If you look beyond the classes on offer, the bike itself is comfortable and will suit all shapes and sizes. The wheels use magnetic resistance that can be adjusted in one per cent increments via the red handle beneath the handlebars. While the workout data isn't at quite the same level as Wattbike's offering, you can still view time (elapsed and remaining), speed, distance, resistance, calories burned, and heart rate (if your monitor has been connected). There's also a range of helpful guidance videos that you can watch, with advice on everything from adjusting the height of the handlebars and seat, to the correct form.
As you might expect from something of this high calibre, it comes with a hefty price tag. The bike itself costs £1,750, but the intial purchase also requires you to sign up to its subscription service (where you'll find all of the classes), which costs £39 a month. You can cancel this at any tine, but to get any real value out of the bike, we'd recommend factoring this in.
You can opt to buy the bike using Peloton's financing options, meaning you can get the bike for £45 per month over 39 months. With a continual subscription to the app, it will set you back £91 a month for the financing period, which is roughly the same price as a premium gym membership, and once it's paid off, £39 is less than a normal gym membership. Really the only downside to the Peloton is its steep price, but we do think, if you can afford it, it's totally worth it.
While motivational messages during your workout sessions might not be for everyone, each class is positive and enjoyable, while also being addictive and tough. This bike really will transform everything you know about working out from home.
Buy now £1750.00, Peloton
Connectivity: ANT+, FE-C and Bluetooth for tablet or smartphone and heart rate monitors
Size: 100cm x 50cm x 150cm
Wattbike has long been the master of professional level indoor cycling equipment – way before spin classes were a thing. The atom is the brand’s most accessible bike in its range, which launched in 2017. Perfected over 10 years working with athletes and sport scientists, the brand claims this model offers the most authentic ride feel of any smart bike.
Tailored towards road cyclists who are looking to improve their performance, fitness and form, it’s less of a beginner’s bike and better suited towards keen cyclists who want to get a ride in, but don’t fancy braving the bad weather outside.
Unlike the Peloton, the Atom doesn’t have a display screen, rather you connect your own device to the bike – our advice is to opt for an iPad or tablet that has a larger screen to make following routes more enjoyable. The process of connecting via ANT+, FE-C or Bluetooth is seamless.
What it lacks in enthusiastic personal trainers encouraging you to keep going, it makes up for with data-heavy features that sync to fitness training apps such as Strava and Zwift.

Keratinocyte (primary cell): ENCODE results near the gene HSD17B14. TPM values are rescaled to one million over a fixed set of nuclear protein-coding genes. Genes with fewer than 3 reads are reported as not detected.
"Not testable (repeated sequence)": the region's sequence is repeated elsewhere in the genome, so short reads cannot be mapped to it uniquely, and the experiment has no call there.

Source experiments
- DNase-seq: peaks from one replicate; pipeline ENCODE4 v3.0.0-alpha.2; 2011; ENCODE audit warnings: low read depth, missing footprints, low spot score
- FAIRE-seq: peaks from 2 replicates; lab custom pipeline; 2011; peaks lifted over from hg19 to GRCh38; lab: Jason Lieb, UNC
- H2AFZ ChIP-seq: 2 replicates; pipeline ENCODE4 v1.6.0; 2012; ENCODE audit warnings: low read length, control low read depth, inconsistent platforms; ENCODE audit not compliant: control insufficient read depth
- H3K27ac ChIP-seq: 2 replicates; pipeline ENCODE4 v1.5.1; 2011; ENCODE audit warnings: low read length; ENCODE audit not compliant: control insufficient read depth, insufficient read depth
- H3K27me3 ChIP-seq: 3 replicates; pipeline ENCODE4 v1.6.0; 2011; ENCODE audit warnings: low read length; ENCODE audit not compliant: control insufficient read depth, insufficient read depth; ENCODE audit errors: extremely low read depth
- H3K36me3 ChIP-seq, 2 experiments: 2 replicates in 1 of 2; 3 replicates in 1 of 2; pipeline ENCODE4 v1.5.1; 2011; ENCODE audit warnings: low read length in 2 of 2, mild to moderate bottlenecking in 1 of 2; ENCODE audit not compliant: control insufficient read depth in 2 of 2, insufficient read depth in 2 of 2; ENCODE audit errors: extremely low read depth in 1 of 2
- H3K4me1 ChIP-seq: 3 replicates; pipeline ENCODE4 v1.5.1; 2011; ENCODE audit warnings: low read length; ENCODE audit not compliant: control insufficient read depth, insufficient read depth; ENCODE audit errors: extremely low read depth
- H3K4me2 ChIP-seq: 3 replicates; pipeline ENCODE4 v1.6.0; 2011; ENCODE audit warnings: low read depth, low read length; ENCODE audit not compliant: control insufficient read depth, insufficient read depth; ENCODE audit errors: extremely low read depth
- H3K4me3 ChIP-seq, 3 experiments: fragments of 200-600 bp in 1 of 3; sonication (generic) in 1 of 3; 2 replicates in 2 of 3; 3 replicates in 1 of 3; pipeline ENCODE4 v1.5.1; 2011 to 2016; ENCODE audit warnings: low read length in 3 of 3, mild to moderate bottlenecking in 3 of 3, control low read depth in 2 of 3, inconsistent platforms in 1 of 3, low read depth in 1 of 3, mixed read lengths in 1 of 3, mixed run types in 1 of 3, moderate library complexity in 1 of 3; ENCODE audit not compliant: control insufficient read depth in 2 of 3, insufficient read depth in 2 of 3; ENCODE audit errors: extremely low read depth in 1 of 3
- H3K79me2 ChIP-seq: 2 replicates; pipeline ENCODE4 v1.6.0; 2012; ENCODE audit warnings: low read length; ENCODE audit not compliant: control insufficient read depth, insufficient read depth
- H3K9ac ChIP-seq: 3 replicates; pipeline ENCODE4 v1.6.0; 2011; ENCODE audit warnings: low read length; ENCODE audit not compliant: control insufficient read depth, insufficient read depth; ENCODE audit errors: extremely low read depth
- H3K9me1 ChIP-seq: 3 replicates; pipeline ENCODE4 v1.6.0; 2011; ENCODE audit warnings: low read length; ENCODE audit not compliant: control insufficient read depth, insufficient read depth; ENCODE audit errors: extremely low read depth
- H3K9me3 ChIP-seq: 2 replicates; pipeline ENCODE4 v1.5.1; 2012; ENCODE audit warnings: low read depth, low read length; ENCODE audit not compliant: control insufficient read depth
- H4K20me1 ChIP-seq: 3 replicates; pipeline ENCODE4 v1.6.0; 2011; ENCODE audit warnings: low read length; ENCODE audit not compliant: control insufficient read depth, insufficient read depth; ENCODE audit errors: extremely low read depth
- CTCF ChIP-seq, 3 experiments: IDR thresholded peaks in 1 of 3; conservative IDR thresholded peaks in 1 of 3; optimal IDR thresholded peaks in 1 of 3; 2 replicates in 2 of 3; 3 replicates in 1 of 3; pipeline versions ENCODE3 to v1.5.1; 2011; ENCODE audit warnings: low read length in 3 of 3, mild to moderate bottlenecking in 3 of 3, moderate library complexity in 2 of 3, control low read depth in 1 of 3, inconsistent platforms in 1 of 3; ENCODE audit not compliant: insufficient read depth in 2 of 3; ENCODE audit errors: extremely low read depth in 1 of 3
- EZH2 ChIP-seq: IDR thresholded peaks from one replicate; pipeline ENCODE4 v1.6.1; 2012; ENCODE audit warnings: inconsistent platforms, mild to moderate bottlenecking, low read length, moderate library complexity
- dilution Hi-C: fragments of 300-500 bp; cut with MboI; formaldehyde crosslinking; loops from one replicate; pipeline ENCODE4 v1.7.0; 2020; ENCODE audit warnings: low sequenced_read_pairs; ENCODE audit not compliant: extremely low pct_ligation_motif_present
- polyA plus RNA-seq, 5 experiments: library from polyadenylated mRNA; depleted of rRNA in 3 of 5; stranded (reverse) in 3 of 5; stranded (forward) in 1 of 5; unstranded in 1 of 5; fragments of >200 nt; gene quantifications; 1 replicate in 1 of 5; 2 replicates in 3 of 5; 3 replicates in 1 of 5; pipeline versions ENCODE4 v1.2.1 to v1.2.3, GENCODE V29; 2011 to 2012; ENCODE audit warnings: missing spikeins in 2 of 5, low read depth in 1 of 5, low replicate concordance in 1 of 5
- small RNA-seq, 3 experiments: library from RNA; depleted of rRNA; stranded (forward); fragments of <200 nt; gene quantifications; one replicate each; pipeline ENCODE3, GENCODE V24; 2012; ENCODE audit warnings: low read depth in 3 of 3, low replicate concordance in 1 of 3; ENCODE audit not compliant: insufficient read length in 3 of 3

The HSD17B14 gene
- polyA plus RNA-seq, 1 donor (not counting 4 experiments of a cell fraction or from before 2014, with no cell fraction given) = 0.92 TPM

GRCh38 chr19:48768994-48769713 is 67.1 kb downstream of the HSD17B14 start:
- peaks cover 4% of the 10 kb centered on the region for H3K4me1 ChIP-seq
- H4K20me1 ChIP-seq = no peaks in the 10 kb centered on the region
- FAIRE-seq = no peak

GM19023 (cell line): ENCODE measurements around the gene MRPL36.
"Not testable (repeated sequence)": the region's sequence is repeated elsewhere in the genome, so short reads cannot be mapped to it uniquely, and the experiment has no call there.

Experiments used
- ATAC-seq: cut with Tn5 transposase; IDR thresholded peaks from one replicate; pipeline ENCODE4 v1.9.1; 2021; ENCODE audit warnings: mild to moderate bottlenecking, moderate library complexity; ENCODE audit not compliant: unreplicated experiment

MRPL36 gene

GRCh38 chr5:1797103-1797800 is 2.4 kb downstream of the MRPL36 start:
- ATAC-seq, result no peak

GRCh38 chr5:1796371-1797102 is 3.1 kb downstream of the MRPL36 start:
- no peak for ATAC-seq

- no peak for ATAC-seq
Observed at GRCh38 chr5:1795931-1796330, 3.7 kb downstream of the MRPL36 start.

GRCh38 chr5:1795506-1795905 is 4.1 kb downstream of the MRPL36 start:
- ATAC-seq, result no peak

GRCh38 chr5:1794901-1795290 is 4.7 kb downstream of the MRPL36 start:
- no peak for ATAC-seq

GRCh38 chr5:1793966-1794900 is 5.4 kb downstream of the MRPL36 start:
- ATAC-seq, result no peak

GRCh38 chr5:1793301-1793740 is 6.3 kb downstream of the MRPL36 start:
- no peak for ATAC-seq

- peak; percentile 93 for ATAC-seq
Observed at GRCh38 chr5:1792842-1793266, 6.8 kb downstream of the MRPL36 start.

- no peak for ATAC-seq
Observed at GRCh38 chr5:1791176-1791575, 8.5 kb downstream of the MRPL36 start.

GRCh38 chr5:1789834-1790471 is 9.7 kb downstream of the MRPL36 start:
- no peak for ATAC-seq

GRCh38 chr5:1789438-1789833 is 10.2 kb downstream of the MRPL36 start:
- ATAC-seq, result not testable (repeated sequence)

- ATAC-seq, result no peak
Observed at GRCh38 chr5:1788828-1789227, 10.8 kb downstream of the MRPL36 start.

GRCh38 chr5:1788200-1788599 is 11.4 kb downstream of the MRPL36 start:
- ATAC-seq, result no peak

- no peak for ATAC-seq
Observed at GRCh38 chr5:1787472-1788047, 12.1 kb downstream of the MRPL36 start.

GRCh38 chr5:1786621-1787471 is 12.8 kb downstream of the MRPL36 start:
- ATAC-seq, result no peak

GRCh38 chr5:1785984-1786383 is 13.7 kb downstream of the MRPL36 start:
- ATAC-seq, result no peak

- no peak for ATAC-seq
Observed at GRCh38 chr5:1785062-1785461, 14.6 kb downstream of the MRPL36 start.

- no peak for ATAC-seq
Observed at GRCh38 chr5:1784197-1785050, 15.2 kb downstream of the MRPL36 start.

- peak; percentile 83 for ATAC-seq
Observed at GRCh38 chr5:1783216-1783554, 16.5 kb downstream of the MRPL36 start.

The Hub app (the brand’s training and analysis platform) has more content than you’ll ever need – including a range of warm-ups and cool-downs, detailed training plans, famous tracks, live races and challenges. The route or ride you select syncs with the bike, meaning you can either opt for a normal, manual ride where you adjust the gears and go at your own pace, or switch to "ergo: mode, which changes the resistance for you, excellently mimicking the inclines and hills of a normal road ride; a standout USP.
In comparison to the Peloton, the Atom is loud when in use, so if you can, we’d suggest placing a mat or rug underneath. When it comes to its appearance, much like the Peloton, it’s a good looking bike. The lightweight steel frame makes it easy to move around, and it's compact enough that it will not take up too much space. The handlebars and seat are fully adjustable, and you can even change the pedals and seat if you have alternatives you’d rather use.
Buy now £1899.00, Wattbike
The verdict: Peloton vs Wattbike
Arguably the bikes are aimed at slightly different audiences – one is more concerned with motivational spin-style classes and entertaining encouragement, while the other is better suited to keen cyclists looking for something that will mimic the feel of being on a road bike.
If you're a serious cyclist looking to improve your performance and track improvements, it's got to be the Wattbike Atom; its ability to mimic road racing and the analytics on offer are faultless.
But, if you're a spin class newbie or even a fanatic, there's really nothing better than the Peloton. What it doesn’t provide in the sort of data and feedback a lot of competitive cyclists will want; it makes up for in entertaining, hardcore and enjoyable workouts. Nearly every possible music taste is catered for, and the classes on offer really do provide something for everyone. While the initial price point is steep, if you think of it as a gym membership, we think it is totally worth every penny.